Itinerarios was a weekly two-hour radio program featuring music and musicians from throughout Latin America.  Music by the acknowledged masters of Mexico, South and Central America and the Caribbean Islands was presented in a free-flowing session which also features performers with Latin American affiliations.

These world class artists bring a distinctive interpretive power to the music of Latin America, and the great body of European music.  A typical edition of Itinerarios might place an interpretation of Beethoven played by the Mexican pianist Jorge Federico Osorio alongside the guitar music of Paraguayan composer Augustín Barrios performed by the Welsh guitarist David Russell.

Itinerarios aired on KPAC and KTXI from the fall of 2003 to January 2013.  Although the show has ceased production, you may still access previous playlists and articles associated with the show online through this page.

Miguel del Aguila

  Miguel del Aguila's website describes him as "An internationally recognized compositional voice and talent, Miguel del Aguila creates fresh, spontaneous music often colored by Latin and World Music idioms, and with a healthy respect for the classical tradition and form. What results is a captivating interplay of classical balance and romantic excess.

We often speak of certain Brazilian composers suffering in the shadow of Heitor Villa-Lobos. After all, he was the one who possessed not only musical genius, but also the ability to attract attention.

He was, in many ways, bigger than life, which made it a struggle for other very able composers to be seen and heard. These others included Camargo Guarnieri, Franciso Mignone and Claudio Santoro. The music of these composers is still struggling to be heard outside of Brazil.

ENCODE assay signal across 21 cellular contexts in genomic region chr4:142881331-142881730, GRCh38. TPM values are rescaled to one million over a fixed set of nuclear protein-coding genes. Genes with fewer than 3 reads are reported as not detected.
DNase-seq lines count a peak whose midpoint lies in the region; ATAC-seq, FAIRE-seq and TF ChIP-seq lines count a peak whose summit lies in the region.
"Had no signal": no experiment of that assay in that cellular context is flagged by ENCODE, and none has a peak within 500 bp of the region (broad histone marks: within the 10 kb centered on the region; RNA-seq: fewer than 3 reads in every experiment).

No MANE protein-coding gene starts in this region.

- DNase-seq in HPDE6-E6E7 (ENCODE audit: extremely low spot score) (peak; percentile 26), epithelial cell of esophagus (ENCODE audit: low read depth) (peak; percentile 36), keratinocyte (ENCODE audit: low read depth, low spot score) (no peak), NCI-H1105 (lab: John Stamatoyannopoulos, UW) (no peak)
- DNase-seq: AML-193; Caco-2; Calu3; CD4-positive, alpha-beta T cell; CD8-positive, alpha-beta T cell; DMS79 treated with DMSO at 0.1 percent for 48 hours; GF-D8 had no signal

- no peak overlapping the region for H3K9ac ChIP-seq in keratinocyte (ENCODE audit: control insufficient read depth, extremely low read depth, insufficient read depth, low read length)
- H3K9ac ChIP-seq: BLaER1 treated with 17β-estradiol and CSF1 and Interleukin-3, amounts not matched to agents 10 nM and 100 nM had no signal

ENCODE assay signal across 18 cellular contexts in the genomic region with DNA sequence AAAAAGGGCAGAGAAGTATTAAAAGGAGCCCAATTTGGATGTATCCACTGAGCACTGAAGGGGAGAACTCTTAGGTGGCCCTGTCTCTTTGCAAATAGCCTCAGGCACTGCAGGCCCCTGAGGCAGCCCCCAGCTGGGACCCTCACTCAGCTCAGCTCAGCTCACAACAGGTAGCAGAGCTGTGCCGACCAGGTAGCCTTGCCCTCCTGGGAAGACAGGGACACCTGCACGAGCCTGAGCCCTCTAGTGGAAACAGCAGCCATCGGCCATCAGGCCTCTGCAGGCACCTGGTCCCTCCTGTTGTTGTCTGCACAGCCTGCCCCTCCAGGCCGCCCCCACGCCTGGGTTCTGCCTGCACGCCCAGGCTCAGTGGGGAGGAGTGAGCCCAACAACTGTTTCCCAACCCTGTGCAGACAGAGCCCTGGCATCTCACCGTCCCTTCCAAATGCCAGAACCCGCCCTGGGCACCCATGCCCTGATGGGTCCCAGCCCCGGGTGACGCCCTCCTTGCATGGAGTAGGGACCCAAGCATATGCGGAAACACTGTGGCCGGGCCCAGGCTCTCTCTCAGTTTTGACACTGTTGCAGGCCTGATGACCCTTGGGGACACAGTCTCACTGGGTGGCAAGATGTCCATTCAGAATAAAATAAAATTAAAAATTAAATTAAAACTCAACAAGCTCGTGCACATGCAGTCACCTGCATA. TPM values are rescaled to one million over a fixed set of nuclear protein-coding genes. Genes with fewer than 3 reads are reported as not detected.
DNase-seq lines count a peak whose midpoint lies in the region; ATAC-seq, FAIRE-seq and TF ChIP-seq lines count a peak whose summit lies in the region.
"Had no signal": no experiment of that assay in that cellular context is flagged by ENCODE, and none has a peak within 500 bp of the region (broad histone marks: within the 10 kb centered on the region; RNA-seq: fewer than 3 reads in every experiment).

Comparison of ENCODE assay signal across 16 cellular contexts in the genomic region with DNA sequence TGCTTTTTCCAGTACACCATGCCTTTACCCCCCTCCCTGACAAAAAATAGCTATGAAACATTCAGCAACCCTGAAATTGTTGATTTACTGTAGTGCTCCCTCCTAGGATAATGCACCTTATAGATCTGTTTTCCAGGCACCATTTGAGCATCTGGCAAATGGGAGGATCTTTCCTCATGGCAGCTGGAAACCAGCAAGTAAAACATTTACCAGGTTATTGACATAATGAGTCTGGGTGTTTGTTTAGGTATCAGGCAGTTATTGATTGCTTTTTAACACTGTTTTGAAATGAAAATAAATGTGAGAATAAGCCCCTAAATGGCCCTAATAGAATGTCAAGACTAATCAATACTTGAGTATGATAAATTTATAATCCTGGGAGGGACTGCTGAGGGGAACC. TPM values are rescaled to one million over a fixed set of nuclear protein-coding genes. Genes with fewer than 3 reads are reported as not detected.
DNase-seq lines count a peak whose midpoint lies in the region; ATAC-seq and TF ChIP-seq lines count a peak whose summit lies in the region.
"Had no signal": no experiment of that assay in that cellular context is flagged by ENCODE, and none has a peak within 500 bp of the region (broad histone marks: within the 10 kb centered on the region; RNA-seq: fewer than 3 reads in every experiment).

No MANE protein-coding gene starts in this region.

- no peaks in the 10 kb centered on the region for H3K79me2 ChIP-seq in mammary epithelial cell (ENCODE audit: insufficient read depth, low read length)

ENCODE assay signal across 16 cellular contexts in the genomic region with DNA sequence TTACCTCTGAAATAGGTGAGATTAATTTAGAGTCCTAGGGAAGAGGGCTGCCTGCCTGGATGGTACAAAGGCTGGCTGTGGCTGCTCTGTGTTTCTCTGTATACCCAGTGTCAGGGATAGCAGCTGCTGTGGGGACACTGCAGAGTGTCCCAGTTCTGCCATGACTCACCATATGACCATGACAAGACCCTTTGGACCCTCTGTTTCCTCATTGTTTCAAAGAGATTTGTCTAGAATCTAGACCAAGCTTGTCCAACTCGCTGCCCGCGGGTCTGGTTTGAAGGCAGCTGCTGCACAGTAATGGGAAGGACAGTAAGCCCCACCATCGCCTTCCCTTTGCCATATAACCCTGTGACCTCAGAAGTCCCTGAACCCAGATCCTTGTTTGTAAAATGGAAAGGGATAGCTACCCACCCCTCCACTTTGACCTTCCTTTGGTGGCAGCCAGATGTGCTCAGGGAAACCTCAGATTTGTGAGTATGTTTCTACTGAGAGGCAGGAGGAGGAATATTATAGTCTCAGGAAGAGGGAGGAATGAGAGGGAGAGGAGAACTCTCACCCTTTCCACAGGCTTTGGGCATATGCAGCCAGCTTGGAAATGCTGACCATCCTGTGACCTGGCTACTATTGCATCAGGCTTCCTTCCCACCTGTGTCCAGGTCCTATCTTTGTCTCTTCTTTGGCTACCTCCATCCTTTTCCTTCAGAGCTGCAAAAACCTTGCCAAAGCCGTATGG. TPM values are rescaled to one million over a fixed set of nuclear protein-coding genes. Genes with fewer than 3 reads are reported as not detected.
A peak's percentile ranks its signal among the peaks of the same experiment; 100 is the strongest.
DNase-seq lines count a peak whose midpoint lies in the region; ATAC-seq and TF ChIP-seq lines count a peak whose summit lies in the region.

Cuarteto Latinoamericano

In many ways, KPAC and the Cuarteto Latinoamericano have lived parallel lives over the past 30 years. San Antonio's cultural profile would be quite different today if not for KPAC's dedication to providing great music around the clock for the greater San Antonio area. For these same three decades, the Latin American String Quartet has emerged as the essential champion of Latin American music for string quartet. Long may both these cultural institutions survive.


 Last year (2012) was a Mexico-wide -- and even international -- year of reflection upon the life and career of the Mexican composer and conductor Eduardo Mata. He would have been 70 years old, if not for his tragic death, much too young, in 1995.

James Baker

It was 10 years ago that I met the remarkable Mexican soprano Olivia Gorra, at the 2003 Festival Internacional de Cervantino. She had just made her Metropolitan Opera debut in Turandot, with more performances to come.

The pride of Coatzacoalcos, Veracruz, Olivia performed an outdoor program at Guanajuato's Alhondiga which was capped off by a rousing set with her fellow Veracruzanos, the folkloric ensemble Tlen Huicani. Despite her numerous opera house successes, I doubt she has ever had them dancing in the aisles at the Met.